This pastor reminds us of Rabuka and Teleni's attack on Indo-Fijians!
"I want the Indians [Indo-Fijians] to stay here. It will be a big challenge for us to convert them to Christianity...we either go that way, or they convert us and we all become heathens." - Sitiveni Rabuka, 1987
US Pastor Tony Miano sparks outcry by suggesting Nepalis should convert and not rebuild their 'pagan shrines'
Tony Miano, an outspoken conservative who has previously been accused of homophobia, triggered angry responses when he posted a series of messages on social media, expressing sympathy for the people struck by devastation in Nepal, but suggesting God was angry.
Mr Miano, who is based in California, describes himself as an open air preacher. His website says he established the Cross Encounters Ministries to provide a platform for his preaching and evangelism.
Nepal, which has a population of around 28m people, is around 85 per cent Hindu. There is a significant population of Buddhists, followed by several other minority communities, including Muslim and Christian. Source: The Independent, London
Is California next? US Geological Survey warns risk of magnitude 8 or larger 'Big One' earthquake has increased dramatically
Two Fijians test their 'Faith' in another Buddhist country - CAMBODIA
The missionaries — Pastor Semesa Matalau and Pastor Setareki Bulai — shared their stories of the challenges faced in a new environment and the enlightening factor of witnessing "God's miracles".
They spoke about their experience while attending the 25th anniversary celebrations at the World Harvest Centre in Kinoya yesterday.
The duo have now spent one year and three months in the district of Tropeng Prasat and Anlong Veng where they have preached the Gospel in 21 house churches or villages in the two districts.
Their presence in the two districts in Cambodia has seen the birth of 21 churches in the villages with more than 100 church members.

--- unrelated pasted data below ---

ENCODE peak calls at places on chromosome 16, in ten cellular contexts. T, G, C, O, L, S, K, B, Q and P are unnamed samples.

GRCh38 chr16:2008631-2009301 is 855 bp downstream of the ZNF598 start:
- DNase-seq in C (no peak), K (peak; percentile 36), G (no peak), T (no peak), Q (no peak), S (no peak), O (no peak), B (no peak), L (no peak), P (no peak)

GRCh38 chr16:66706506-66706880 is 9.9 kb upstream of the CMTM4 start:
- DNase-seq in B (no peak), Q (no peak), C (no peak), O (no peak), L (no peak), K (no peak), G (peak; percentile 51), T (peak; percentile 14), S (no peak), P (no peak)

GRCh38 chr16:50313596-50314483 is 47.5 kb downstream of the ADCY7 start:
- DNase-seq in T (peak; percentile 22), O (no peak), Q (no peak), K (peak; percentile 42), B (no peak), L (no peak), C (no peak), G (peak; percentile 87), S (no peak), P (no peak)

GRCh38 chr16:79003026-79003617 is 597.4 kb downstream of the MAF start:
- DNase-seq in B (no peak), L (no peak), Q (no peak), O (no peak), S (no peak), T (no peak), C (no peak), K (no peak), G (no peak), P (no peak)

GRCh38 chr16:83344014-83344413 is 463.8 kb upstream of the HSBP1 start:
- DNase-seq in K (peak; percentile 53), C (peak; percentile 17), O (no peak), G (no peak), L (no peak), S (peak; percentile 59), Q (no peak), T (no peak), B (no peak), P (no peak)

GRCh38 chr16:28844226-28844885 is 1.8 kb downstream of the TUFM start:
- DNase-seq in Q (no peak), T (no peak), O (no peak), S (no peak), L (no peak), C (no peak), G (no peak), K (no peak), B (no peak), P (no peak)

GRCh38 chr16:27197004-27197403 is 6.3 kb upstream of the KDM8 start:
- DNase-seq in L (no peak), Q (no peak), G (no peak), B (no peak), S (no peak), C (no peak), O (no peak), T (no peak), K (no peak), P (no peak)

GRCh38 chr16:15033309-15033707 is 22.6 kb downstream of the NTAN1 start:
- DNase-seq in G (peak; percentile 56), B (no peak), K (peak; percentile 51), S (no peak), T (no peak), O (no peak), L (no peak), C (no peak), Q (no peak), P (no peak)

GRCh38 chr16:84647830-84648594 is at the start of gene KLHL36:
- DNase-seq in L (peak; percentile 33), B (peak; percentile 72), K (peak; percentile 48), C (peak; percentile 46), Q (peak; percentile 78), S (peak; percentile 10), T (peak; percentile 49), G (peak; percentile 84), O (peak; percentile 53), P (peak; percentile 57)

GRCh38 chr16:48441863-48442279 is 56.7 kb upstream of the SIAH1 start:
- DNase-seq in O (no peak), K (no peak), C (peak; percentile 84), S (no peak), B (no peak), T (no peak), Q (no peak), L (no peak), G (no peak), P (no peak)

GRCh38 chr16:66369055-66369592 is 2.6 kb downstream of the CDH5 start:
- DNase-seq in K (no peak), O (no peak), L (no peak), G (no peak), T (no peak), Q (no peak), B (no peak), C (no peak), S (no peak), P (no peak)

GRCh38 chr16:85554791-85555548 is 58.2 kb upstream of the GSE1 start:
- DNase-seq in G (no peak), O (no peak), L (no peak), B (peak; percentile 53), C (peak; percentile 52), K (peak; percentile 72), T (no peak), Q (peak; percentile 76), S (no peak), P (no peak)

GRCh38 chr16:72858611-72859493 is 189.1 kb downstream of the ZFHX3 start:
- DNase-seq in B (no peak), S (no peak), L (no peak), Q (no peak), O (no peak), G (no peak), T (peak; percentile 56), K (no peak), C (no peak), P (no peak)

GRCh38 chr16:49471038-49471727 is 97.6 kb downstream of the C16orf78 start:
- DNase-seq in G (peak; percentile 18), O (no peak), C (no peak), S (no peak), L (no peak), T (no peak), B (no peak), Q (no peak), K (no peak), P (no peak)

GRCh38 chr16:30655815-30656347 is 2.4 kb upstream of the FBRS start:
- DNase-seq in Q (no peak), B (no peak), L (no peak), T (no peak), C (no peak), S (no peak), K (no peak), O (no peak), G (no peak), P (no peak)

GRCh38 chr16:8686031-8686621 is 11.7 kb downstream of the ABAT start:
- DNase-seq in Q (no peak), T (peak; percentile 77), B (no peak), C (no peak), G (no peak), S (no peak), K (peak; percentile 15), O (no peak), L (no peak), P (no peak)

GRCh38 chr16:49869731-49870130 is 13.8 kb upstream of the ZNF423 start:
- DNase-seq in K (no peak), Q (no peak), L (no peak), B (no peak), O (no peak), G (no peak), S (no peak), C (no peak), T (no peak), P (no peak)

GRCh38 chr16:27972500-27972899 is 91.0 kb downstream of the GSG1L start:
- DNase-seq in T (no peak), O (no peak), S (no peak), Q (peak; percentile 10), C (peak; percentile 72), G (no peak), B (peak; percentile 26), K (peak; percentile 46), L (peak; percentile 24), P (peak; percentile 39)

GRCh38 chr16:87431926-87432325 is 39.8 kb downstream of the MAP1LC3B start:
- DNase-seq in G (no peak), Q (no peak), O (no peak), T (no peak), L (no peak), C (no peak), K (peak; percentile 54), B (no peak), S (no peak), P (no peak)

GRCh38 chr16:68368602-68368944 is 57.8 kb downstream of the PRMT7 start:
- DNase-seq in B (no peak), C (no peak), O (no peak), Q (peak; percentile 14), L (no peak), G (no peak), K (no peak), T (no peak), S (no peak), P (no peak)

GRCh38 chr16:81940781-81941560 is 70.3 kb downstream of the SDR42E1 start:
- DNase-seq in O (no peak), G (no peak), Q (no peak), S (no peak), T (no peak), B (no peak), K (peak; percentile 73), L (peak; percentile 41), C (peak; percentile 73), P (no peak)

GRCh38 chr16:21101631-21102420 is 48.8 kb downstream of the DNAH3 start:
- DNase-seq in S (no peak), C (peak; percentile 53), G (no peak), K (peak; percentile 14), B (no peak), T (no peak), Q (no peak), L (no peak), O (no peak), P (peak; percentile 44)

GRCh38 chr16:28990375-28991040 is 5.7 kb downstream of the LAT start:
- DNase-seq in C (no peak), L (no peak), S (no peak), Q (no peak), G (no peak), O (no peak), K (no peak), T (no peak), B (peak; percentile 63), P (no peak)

Mr Matalau, originally from Vagadra in Nadroga, said the overwhelming feeling of seeing Cambodians accepting Christianity was always an emotional one for the both of them.
"This is because Cambodia is a Buddhist country. There is so much to do in terms of helping the natives of that country know that there is one God," he said.
Mr Bulai echoed his sentiments saying daily prayers and fasting was always the best way to counter challenges thrown their way.
"We both came from the village before travelling to Tonga in 2008 and 2009 and then to Cambodia in February last year. Before we visit a village, we pray and fast about it and by the time when we are ready to visit a new village, people are willingly accepting us and the work that we do," Mr Bulai said.
Mr Matalau said the culture and traditions of their adopted country varied on so many different levels.
He said food was a vast difference and because of the remotest of their location, anything edible was consumed.
"We have tasted frogs, rats, soup made of mile-a-minute, lemon leaves also cooked as soup, it is challenging but we are happy to note that more people are slowly converting to Christianity," he said.
The pair, in just one year, had acquired a piece of land where they plan to set up a church and a temporary school.
"Most of the children in the district that we serve in do not go to school. In Cambodia, we are dealing with the poorest of the poor and we just watch God perform miracles in the lives of believers." Source: Fiji Times, 28 April 2015